Why Jesse's Jazzed About New Search Technologies

Search stinks. But if you're a regular, you've heard me say that before.

Search stinks. But if you're a regular, you've heard me say that before. Click for more.

So today I've got a heads-up about new search technology I think will be important. Potentially very important.

There's a move afoot to automate the search process. That means a computer figures out what a document is about -- "reading" the data and making sense of it. Thus doing a better job of categorizing and retrieving the information you're searching for.

There are a number of companies working in this field. Microsoft has devoted significant R&D resources to it. Here are three companies working on these new search technologies. Each takes a slightly different approach.

Autonomy software relies on a pattern-matching technology to identify and encode a "signature" of key concepts within free-form text documents. Then it searches for similar concepts in other text. This makes it easier on users, who can type what they're looking for in plain language. Alternatively, Autonomy can understand what users are interested in based on the type of content they read. Autonomy's new Kenjin service analyzes the content of what's being viewed, then surfaces related data from the Web or from info on your hard drive. Click for more.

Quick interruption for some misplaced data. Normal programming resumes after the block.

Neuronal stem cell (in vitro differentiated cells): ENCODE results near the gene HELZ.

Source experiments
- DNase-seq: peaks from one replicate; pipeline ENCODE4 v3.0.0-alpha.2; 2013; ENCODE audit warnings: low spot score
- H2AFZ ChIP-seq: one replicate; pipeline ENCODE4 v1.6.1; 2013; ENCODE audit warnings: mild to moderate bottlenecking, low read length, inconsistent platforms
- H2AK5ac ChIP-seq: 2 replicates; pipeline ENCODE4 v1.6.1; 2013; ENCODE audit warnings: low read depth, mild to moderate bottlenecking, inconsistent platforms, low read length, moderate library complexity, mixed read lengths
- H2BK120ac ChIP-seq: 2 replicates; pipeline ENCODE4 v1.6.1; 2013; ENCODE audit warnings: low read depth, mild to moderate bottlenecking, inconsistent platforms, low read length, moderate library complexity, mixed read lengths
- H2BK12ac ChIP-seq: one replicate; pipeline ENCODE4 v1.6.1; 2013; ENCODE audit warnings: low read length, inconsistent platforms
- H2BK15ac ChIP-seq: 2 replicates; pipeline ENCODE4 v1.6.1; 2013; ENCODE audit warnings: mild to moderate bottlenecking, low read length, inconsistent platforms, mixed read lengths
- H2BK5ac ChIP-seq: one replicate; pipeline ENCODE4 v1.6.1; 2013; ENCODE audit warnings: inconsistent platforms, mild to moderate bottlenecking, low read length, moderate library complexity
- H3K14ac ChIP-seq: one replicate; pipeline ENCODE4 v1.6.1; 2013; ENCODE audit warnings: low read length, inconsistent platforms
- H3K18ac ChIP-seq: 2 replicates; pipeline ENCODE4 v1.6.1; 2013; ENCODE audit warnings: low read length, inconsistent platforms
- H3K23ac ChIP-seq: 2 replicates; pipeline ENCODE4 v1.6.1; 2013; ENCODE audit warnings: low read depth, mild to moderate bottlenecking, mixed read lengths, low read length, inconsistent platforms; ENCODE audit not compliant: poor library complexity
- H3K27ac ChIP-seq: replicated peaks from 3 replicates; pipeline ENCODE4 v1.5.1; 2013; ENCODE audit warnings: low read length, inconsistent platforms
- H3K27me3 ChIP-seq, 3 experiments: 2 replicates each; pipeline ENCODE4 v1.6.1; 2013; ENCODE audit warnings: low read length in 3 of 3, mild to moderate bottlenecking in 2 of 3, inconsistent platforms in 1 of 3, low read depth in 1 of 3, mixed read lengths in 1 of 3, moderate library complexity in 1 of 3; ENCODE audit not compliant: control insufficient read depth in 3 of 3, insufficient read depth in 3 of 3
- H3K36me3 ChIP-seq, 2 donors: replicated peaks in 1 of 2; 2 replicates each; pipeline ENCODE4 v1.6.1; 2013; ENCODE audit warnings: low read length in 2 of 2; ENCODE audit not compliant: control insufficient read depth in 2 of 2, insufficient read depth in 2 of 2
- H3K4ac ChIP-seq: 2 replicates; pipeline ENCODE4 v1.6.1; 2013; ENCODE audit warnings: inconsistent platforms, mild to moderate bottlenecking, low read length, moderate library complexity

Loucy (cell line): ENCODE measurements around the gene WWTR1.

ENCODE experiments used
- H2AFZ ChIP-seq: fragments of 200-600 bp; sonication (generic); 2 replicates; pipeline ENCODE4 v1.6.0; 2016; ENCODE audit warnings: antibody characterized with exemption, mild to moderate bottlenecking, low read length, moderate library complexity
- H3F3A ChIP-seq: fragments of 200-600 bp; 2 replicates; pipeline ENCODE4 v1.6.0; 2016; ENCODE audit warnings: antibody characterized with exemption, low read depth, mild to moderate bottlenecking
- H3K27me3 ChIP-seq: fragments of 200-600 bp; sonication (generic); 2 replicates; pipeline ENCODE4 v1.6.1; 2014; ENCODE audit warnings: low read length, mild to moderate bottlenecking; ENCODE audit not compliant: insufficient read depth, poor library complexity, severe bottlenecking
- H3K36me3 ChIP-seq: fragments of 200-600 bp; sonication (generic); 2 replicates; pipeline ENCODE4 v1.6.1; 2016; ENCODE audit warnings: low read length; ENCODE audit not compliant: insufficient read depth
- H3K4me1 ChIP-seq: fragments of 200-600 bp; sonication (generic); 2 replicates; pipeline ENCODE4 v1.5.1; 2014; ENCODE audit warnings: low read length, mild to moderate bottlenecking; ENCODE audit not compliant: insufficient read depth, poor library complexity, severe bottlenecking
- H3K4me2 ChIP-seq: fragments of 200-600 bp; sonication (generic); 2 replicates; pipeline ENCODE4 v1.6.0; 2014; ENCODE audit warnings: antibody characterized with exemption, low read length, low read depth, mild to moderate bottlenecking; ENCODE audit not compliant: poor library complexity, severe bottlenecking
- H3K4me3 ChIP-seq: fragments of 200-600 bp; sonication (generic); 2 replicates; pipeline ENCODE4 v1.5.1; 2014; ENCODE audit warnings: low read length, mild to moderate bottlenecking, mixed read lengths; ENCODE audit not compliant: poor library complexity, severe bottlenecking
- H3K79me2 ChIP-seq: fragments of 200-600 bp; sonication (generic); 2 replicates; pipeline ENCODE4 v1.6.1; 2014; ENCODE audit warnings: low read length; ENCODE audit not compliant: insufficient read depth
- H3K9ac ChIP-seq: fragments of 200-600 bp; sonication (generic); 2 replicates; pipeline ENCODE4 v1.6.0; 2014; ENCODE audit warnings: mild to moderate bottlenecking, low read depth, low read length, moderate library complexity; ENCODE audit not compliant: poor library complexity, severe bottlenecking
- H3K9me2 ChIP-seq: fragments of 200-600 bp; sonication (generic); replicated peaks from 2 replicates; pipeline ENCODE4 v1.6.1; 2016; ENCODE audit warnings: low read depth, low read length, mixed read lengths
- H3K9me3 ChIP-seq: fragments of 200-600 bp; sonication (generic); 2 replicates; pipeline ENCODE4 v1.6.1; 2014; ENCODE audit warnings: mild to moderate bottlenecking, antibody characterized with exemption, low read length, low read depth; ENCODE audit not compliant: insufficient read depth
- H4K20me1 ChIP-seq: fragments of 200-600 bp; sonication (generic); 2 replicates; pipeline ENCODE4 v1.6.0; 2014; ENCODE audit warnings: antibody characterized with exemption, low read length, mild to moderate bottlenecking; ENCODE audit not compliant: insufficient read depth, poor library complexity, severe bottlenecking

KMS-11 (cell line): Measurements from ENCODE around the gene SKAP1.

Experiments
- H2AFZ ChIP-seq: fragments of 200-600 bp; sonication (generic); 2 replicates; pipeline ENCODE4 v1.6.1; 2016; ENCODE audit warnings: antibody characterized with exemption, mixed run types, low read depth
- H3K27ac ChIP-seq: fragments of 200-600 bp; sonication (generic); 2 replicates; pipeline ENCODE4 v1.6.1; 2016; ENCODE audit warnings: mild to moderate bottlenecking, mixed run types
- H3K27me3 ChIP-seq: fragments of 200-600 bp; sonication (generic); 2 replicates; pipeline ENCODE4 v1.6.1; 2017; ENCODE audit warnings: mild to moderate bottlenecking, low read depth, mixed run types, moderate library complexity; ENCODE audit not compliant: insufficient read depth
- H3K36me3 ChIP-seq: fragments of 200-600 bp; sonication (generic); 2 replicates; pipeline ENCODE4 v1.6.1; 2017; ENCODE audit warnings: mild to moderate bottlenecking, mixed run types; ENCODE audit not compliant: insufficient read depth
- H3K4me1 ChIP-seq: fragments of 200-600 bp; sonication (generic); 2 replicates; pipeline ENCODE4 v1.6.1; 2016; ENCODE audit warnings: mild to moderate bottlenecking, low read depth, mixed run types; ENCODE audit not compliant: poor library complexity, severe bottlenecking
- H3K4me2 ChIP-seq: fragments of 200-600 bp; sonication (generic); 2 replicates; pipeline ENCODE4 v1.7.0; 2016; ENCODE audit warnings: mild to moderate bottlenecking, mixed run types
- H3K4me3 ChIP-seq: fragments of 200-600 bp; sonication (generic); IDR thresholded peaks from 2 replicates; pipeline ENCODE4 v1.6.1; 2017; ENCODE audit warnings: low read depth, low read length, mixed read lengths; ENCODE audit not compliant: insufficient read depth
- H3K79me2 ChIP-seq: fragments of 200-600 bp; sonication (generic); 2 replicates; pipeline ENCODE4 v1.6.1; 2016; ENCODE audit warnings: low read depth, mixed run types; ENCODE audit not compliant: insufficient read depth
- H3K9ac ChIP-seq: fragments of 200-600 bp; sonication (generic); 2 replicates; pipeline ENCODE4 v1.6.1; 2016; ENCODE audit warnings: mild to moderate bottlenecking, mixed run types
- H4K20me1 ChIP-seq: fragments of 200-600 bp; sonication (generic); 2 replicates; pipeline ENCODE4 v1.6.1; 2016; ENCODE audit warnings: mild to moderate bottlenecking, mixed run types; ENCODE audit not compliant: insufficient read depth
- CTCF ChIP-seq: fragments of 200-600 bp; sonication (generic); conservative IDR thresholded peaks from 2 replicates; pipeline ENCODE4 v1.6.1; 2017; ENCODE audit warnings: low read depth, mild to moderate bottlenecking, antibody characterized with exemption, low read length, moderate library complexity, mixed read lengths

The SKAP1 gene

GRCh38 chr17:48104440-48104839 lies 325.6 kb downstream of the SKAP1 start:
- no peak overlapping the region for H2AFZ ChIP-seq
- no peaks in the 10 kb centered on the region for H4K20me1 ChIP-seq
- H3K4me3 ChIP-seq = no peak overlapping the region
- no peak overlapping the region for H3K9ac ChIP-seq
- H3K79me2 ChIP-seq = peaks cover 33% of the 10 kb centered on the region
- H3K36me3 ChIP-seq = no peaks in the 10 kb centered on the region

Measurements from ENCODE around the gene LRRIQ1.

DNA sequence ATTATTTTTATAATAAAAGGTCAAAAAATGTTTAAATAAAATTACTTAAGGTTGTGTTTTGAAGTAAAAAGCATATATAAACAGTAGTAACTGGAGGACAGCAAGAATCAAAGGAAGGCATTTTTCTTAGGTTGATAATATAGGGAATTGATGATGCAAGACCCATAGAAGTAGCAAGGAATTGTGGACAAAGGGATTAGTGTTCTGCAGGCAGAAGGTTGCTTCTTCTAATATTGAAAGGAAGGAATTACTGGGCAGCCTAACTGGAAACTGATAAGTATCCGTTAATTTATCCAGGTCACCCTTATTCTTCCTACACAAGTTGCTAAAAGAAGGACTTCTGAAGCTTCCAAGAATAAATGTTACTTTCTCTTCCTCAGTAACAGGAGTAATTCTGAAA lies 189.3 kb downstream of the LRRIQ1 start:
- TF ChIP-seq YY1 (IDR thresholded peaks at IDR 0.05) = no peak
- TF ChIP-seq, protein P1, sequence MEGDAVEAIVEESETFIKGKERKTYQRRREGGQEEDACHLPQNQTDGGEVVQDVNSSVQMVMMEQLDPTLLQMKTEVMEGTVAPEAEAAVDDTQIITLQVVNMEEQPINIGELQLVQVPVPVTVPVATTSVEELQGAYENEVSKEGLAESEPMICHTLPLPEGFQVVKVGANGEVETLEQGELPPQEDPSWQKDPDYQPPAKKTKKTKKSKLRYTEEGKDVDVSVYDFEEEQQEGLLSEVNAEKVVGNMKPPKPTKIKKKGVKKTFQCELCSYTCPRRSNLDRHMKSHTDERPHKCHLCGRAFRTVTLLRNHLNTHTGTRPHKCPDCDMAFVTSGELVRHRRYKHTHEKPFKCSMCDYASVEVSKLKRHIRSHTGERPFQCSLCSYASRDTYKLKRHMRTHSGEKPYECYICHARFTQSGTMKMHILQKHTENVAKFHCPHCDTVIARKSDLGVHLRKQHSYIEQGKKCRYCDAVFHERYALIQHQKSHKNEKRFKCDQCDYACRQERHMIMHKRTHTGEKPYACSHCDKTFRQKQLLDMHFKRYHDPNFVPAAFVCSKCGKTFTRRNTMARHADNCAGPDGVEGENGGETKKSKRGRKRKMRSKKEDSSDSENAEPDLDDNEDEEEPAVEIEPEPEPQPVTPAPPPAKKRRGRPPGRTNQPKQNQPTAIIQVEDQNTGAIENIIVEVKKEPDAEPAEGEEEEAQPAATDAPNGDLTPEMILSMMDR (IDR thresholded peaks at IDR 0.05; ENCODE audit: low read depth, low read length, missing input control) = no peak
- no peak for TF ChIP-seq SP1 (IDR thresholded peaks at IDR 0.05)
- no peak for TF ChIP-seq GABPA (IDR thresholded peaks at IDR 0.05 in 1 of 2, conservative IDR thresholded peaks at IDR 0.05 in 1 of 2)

Primus search software focuses on customer service functions, working with structured text -- or text in fields. So in some sense it is complementary to the Autonomy engine. It also lets users ask questions or describe problems using natural language -- capturing knowledge as questions are answered and problems solved. The information gleaned is used to solve new and recurring issues.

Dolphin Search utilizes research on how dolphins use echolocation to build complex information patterns, as Alex Lash explains in The Standard. The result is a search engine that employs neural networks to learn a specific bias or point of view. Click for more.

The IT folks in my office are most excited about the potential for comprehension based on neural network technology. Which means in a few years, computers may read and understand documents almost as well as we do.

Is that a good thing? Use the TalkBack button and tell me what you think. Or jump to my Berst Alerts forum and talk it over with other readers.


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